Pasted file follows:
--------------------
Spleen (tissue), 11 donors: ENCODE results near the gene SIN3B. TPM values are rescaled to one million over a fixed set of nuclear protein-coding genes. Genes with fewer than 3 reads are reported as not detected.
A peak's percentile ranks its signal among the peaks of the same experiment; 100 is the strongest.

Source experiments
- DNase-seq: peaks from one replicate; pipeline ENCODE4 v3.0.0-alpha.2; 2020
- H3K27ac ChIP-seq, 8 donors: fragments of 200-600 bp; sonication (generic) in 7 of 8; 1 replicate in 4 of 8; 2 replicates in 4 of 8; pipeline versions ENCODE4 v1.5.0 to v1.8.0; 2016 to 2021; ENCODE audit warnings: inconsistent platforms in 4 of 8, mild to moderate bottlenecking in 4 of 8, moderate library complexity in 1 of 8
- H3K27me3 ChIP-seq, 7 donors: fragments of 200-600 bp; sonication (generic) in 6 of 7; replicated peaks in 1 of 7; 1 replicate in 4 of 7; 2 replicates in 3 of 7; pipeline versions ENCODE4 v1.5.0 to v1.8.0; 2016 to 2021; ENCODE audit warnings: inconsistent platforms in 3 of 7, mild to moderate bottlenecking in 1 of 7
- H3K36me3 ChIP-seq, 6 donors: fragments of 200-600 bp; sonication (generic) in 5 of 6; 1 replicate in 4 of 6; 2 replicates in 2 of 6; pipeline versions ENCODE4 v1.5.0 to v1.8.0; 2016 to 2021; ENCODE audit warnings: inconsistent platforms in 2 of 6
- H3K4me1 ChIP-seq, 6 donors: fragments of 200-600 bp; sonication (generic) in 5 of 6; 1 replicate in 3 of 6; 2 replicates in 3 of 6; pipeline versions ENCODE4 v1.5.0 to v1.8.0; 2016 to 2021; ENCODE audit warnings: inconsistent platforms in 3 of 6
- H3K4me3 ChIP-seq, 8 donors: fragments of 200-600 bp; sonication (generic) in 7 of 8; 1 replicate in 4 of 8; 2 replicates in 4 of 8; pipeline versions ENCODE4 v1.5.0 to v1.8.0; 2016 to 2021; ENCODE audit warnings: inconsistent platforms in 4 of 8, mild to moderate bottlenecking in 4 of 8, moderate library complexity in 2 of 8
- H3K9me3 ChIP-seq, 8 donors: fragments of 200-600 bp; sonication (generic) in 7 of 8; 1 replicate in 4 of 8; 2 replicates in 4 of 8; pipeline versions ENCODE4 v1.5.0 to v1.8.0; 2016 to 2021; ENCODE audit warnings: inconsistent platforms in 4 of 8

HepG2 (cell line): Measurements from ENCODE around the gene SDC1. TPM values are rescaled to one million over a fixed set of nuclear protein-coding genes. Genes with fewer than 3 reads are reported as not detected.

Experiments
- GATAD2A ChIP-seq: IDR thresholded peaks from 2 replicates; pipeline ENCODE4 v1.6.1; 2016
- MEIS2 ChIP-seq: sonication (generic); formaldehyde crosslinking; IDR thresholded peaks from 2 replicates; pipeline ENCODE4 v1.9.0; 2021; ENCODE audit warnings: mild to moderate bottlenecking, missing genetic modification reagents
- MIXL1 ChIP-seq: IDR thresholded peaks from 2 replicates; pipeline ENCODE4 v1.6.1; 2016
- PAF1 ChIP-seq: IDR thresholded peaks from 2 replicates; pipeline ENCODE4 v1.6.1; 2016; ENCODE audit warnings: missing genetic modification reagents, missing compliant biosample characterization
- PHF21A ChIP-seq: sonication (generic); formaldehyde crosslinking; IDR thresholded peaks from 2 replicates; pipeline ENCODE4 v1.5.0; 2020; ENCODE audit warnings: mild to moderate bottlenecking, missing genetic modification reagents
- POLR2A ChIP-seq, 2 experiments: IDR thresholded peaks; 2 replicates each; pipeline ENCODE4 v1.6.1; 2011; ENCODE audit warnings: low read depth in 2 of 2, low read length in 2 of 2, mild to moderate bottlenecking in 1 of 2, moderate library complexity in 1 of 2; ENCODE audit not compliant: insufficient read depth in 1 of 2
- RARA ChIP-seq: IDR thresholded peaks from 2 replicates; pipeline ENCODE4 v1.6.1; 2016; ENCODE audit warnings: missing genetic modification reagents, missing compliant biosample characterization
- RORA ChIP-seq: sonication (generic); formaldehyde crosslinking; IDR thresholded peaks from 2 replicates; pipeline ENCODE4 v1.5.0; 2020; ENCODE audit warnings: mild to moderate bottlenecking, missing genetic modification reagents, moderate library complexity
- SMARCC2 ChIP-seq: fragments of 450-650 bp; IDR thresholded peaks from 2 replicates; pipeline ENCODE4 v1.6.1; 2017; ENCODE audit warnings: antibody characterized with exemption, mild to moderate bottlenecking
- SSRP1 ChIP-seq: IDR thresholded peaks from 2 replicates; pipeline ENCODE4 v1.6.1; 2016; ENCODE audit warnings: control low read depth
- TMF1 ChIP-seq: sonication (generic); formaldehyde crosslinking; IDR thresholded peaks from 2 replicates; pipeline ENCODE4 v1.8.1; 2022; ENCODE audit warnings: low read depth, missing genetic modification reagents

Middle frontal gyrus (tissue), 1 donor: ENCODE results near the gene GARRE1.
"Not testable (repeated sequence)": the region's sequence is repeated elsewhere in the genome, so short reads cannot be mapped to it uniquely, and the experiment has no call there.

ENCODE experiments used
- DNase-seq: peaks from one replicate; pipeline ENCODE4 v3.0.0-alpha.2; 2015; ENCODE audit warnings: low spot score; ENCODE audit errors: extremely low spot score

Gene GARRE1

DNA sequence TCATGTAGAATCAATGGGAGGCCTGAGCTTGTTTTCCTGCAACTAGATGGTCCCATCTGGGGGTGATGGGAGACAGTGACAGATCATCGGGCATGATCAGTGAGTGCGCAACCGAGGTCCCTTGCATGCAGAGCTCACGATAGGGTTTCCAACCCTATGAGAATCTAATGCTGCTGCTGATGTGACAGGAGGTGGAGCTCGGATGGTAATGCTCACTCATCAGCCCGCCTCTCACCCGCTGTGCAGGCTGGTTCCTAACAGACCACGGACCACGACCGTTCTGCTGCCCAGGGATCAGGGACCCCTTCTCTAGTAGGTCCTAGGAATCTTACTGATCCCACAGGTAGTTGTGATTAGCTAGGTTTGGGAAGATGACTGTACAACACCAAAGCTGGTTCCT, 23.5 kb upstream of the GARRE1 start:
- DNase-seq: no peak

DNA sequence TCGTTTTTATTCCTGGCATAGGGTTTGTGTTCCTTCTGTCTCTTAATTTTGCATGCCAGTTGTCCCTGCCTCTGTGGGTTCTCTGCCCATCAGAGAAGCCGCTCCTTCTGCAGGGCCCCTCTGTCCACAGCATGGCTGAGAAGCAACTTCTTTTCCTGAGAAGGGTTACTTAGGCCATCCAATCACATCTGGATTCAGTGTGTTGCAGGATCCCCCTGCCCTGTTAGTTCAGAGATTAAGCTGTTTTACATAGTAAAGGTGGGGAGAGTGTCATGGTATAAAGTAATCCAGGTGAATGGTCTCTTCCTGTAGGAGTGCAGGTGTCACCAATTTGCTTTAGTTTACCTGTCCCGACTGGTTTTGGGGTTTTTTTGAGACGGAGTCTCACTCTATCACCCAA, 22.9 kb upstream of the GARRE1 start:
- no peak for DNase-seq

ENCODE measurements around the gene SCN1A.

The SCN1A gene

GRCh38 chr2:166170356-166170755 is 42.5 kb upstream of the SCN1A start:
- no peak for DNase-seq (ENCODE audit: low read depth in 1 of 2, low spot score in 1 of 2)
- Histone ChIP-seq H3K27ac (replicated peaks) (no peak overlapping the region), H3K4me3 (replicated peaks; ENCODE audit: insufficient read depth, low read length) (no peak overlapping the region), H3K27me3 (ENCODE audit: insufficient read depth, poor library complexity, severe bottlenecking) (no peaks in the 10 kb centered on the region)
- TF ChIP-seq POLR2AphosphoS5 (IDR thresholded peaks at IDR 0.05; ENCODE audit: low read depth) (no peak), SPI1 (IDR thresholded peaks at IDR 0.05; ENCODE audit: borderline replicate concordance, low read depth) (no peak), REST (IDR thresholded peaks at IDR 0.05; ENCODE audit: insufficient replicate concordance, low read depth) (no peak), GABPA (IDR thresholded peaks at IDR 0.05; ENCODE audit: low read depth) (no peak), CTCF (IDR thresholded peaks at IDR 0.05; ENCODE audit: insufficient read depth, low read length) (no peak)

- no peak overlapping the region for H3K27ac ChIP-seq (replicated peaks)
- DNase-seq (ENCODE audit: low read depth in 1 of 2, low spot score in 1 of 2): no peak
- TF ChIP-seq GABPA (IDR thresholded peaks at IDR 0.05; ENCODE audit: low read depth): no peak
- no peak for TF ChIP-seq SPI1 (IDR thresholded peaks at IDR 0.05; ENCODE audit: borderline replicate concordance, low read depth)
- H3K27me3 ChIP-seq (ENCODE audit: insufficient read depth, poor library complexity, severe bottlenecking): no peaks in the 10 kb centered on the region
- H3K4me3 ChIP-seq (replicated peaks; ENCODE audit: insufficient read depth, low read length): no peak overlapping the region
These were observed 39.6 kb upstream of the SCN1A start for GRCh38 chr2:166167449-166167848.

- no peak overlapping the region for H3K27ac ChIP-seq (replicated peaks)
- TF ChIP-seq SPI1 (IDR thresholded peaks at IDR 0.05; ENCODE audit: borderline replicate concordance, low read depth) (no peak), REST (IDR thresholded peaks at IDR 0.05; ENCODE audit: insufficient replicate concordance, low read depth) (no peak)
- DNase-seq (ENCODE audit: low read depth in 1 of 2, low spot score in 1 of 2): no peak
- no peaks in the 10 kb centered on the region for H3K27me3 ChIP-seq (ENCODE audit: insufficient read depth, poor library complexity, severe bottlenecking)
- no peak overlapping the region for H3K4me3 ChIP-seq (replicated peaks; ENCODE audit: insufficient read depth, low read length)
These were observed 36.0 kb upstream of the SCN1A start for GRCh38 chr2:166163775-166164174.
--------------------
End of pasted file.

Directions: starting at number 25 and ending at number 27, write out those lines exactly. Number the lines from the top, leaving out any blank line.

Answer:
"Not testable (repeated sequence)": the region's sequence is repeated elsewhere in the genome, so short reads cannot be mapped to it uniquely, and the experiment has no call there.

ENCODE experiments used
- DNase-seq: peaks from one replicate; pipeline ENCODE4 v3.0.0-alpha.2; 2015; ENCODE audit warnings: low spot score; ENCODE audit errors: extremely low spot score